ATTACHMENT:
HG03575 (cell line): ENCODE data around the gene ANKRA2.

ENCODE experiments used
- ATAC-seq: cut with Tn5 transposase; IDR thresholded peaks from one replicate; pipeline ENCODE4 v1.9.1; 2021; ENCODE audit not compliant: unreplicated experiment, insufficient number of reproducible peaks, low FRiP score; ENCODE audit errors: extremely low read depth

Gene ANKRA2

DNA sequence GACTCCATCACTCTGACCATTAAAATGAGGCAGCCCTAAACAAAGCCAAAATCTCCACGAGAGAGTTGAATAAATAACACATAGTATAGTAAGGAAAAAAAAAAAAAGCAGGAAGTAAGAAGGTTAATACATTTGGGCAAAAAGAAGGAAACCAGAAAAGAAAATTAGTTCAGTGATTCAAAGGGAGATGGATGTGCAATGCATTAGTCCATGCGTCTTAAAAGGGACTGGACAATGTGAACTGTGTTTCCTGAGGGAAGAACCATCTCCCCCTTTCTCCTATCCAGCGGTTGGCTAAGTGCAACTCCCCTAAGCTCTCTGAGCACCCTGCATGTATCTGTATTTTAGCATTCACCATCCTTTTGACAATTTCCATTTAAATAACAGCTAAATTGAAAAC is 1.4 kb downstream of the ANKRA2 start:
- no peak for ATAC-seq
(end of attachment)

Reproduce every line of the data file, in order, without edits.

HG03575 (cell line): ENCODE data around the gene ANKRA2.

ENCODE experiments used
- ATAC-seq: cut with Tn5 transposase; IDR thresholded peaks from one replicate; pipeline ENCODE4 v1.9.1; 2021; ENCODE audit not compliant: unreplicated experiment, insufficient number of reproducible peaks, low FRiP score; ENCODE audit errors: extremely low read depth

Gene ANKRA2

DNA sequence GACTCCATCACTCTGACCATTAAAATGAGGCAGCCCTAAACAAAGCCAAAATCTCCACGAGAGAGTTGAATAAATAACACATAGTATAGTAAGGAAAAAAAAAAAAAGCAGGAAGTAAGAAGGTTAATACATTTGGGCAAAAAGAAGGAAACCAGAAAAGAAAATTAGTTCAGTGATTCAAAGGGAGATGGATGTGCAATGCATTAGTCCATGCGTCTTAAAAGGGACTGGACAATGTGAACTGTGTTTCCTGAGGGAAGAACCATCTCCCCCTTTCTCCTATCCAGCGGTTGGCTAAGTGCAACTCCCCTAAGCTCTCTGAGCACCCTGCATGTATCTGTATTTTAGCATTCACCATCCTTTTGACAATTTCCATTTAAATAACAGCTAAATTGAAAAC is 1.4 kb downstream of the ANKRA2 start:
- no peak for ATAC-seq